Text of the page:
March 13, 2019

Although about 92 percent of 2018’s property taxes have already been collected in the booming secondary Tennessee market of Chattanooga, about two in every 25 property owners will get a tax lien notice sometime this month (March 2019). For first-time failed payers, the notice will be just the first of somewhere between four and six notices they will receive over the course of this year. However, for those who already failed to pay in 2017, their properties could soon be headed to a Chattanooga tax sale.

“Most property owners generally come in as soon as they receive one of these notices,” observed Chattanooga County tax commissioner Joy Hampton. She added that she likes to send FI FA documents, also commonly referred to as FIFAs, the first week in April “to allow people who pay with their tax refunds ample time.” The term FIFA refers to a writ of fieri facias, which is a document issued by the county clerk in your property’s county to record a lien on your house after a creditor, in this case the municipal government, obtains a judgment against you. Hampton said she issued the notices of delinquent payments early this year “to allow extra time to pay before any liens are recorded.”

In the event that the payments go unmade, property owners who have been delinquent for more than a year could face the tax sale in March, April, June, August, or September. Chattanooga reported it may add even more sales as the year progresses. In Tennessee, investors who bid at these sales are not actually buying the property in question but a lien against it. These liens may come with as much as 12 percent annual interest and must be repaid within one year or the lien-holder receives “perfect title” at the end of the predetermined time period. If the debt is repaid, then the local clerk of court will pay the investor the initial amount of the debt and interest.

Property Tax Sales Prime Targets for Fiscal Reform in 2019

In cities like Chattanooga, where many investors like the idea of obtaining property at a deep discount in hopes of eventually “cashing in” on the area’s expanding economy, the competition is often fierce at these tax lien sales. However, in 2019, it will become increasingly important that investors monitor local, state, and national sentiment before investing in tax liens (or tax deeds) in any given market. With national dialogue circling dedicatedly around who should pay taxes, how much, and under what circumstances, many politicians are finding it both expedient and highly attractive to their voters to take aim at “rich investors” who participate in tax lien and tax deed auctions.

For example, in Austin, Texas, local lawmakers are finding themselves at odds with constituents who simultaneously believe the government should provide more money for school funding but also demand property tax payment and debt relief. On a national level, the National Consumer Law Center releases regular reports about how tax lien sales place unequal burden on low-income, senior, and disabled populations. All of this combines to create scenarios in which some cities and some local lawmakers are prone to change the rules on property tax collections and, by extension, the property tax lien or deed regulations in their area, in order to garner support from voters or receive favorable media attention.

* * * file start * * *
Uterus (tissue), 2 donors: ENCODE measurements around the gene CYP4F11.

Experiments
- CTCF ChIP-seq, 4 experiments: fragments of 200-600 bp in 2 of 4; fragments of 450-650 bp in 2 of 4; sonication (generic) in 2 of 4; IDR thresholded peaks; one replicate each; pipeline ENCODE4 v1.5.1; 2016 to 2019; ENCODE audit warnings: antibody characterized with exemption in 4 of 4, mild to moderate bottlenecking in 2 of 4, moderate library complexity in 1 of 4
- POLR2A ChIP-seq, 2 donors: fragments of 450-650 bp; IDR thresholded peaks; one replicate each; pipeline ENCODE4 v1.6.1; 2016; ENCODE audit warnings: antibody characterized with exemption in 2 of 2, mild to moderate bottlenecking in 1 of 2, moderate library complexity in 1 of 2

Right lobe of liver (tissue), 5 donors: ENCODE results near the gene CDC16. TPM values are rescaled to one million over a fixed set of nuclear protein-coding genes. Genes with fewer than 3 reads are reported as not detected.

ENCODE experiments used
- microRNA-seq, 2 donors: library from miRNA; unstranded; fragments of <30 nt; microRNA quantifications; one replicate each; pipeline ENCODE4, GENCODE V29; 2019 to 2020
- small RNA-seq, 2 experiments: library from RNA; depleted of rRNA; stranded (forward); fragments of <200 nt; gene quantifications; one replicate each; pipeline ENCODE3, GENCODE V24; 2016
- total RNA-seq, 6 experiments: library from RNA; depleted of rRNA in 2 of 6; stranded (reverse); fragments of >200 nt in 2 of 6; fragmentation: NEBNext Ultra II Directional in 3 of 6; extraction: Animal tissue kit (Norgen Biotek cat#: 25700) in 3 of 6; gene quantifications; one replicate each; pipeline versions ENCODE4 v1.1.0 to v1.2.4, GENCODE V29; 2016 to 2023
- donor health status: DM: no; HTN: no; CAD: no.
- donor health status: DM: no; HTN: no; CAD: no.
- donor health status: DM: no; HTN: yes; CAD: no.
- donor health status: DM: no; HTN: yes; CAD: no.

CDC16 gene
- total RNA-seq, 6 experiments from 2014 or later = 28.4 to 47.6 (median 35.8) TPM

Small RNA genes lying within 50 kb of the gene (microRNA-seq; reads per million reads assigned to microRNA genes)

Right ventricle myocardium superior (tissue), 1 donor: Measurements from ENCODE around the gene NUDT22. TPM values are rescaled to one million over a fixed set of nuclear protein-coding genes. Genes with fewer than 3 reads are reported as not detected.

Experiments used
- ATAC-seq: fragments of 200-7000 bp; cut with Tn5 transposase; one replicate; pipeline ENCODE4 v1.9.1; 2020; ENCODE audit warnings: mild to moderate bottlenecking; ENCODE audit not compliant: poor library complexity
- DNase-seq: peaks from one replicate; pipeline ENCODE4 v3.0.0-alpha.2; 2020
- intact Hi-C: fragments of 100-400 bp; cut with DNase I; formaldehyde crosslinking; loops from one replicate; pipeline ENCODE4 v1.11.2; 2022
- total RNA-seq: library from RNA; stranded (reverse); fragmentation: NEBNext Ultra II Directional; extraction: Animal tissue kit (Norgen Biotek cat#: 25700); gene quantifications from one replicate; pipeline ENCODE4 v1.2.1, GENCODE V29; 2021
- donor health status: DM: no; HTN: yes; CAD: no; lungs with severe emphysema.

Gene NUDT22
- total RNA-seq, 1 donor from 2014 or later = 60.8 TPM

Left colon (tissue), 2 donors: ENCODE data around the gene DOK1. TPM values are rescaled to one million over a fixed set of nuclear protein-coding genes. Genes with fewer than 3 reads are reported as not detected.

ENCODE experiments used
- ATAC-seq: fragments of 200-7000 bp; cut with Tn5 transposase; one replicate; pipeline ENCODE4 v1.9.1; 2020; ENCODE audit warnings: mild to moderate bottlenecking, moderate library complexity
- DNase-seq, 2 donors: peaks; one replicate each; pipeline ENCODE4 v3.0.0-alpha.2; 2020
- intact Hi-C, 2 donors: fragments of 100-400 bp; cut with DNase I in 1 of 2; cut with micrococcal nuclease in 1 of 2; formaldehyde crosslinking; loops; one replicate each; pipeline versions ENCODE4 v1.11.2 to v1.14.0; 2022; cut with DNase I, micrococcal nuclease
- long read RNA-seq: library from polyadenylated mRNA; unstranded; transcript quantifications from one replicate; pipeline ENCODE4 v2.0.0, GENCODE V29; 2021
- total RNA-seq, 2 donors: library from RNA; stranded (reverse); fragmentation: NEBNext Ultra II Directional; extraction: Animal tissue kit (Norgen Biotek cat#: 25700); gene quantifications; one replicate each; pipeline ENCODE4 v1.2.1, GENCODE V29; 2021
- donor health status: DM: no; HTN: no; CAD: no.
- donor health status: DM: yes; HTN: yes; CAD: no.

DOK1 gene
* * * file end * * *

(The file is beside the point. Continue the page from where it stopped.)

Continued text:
Fortunately, certain states are more friendly than others to tax lien and tax deed investors, and certain strategies are far more effective at protecting your interests as an investor when you purchase tax liens or tax deeds in those states. For example, in Illinois, although the process of getting a deed may be lengthy and thorough, when you are finished you have an extremely clean deed in hand and are unlikely to experience any regulatory or legislative mishaps to complicate or even unravel your investments. Kentucky and Ohio, on the other hand, have simple, “clean” deed conveyance processes with clear guidelines for how investors obtain deeds and what liens they may owe upon gaining ownership of the property. All of these states have systems designed to protect delinquent property owners without harming the municipal government, which relies on the taxes those owners owe, or the investors, who will ultimately pay those debts in good faith in exchange for participating in a solid system.

You Can Make the System Work, But Only If You Understand It

If you want to invest in tax liens or tax deeds or if you have in the past and found it more complicated than you hoped or anticipated, you have many options. It is possible you simply started out in the wrong state for your particular preferred strategy. Sometimes, investors also find that they should have opted to work with a group that has strong purchasing power, since this can provide leverage when it comes to getting lower prices and working with local governments. Tax lien and tax deed investing is one of the best ways to accomplish that classic real estate investor goal, “Buy low and sell high,” but knowing the ropes or working with an expert who already does is crucial to your success in this investment sector.

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